I was the only car around as I pulled into the parking area and got suited and booted. I had a brew up and made some porridge before hitting the track, being up and running shortly before 10.

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Plenty evidence of blue skies above the Loch Mullardoch dam

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Looking down Loch Mullardoch - plenty cloud in evidence too

I passed the cairn marking the site of the now submerged Chisholm Stone and passed the clutter of sheds and boating equipment before arriving at the little footbridge across the Allt Mullardoch and taking to the rather unappealing looking slopes of Mullach na Maoile.

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Mullach na Maoile from the footbridge

The two stream beds that are mentioned in the route description on here were plainly visible and as per the advice, I aimed to pick a line between them. It was hard going in the muggy July conditions and the sweat was soon lashing out of me. The bright, airy, summertime weather had also vanished by this stage and increasingly was being replaced by threatening skies and a stiff breeze. The former was not especially welcome but the latter was providing some welcome relief.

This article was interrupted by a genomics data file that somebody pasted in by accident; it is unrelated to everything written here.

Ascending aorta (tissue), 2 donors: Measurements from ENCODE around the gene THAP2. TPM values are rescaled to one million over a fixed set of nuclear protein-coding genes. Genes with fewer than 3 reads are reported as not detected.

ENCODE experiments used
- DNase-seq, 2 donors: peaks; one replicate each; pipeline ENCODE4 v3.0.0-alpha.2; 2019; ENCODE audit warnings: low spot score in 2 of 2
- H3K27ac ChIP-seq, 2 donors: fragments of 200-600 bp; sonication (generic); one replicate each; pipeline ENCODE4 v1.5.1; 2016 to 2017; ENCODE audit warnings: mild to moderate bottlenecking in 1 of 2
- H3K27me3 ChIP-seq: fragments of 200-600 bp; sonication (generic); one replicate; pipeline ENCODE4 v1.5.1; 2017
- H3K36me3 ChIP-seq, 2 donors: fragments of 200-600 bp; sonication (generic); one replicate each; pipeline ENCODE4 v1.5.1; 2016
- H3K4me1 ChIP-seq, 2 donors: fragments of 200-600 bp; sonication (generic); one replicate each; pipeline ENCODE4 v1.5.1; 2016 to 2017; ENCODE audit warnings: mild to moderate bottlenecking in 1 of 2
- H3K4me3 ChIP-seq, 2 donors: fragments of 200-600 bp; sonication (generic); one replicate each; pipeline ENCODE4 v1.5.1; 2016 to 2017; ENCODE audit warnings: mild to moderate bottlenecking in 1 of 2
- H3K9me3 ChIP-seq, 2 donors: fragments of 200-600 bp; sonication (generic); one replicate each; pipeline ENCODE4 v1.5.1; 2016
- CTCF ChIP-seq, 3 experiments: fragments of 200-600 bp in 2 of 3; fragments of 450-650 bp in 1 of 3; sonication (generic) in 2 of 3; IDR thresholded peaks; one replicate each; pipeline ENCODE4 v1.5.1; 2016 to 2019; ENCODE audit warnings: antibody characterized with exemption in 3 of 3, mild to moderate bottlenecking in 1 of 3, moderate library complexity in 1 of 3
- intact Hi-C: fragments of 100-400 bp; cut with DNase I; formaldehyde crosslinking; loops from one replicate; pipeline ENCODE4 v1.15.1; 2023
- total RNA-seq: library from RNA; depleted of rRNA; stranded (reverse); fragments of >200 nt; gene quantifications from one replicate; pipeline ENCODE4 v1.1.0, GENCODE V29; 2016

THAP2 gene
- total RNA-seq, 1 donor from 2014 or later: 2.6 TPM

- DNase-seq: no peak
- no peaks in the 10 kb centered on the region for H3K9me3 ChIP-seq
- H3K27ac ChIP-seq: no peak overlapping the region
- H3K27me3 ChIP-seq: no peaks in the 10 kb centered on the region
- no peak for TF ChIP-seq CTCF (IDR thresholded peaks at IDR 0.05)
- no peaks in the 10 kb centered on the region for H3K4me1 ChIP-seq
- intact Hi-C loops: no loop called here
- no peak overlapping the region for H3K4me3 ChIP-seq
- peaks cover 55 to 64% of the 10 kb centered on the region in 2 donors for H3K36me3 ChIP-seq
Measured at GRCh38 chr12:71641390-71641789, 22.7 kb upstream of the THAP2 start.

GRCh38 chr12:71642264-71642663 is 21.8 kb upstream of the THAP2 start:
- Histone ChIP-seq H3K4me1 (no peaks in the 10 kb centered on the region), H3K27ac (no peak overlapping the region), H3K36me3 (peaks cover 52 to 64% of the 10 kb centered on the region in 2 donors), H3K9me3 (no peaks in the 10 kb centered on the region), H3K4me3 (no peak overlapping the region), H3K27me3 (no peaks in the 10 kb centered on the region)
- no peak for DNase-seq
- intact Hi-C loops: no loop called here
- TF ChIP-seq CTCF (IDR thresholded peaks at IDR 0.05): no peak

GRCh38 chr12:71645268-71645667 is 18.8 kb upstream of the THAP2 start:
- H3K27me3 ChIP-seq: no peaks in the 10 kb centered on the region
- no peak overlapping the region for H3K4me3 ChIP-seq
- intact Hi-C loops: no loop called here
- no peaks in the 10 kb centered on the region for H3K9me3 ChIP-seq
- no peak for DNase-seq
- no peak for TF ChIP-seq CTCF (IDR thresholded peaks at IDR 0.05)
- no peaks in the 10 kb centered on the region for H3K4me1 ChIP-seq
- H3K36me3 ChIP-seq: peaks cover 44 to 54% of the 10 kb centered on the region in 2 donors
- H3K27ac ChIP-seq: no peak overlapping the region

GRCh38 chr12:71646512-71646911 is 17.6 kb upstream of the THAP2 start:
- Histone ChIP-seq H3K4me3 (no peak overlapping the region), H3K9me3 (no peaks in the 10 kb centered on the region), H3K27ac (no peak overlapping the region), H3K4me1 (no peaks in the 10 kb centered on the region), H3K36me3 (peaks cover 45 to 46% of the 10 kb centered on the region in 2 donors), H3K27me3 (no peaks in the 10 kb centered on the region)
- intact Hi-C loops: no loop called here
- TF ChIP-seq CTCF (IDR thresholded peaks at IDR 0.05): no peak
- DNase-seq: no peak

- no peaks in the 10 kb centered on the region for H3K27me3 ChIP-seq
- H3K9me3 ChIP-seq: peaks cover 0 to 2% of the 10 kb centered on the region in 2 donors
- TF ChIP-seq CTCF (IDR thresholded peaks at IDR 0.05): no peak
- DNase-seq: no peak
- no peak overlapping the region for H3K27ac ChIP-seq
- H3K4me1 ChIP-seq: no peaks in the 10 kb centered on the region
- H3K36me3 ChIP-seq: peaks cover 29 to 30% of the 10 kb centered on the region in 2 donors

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Ominous weather rolling in up Glen Cannich

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Across Loch Mullardoch towards the Affric Munros

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Becoming more grim with every passing minute

My mood was darkening along with the sky. What was it about these hills that they seemed so steadfastly determined to p*ss me off and make my life difficult if not downright unpleasant? At least it wasn't actually raining - which was a good thing, as I had realised yesterday when I was preparing to set off for Stob Ban that I had somehow managed to leave my waterproof trousers at home! I remembered what had happened - I had been in the garage looking out all the gear I would need for the three days and had pulled out one pair of waterproof trousers to check whether they were the good pair or the pair with the a*se ripped out of them, when Ailsa and her pal, who were playing in our garden, had come in and asked me to help them with something. I must have hung the trousers back up and then totally forgot that I hadn't put them on the pile to go!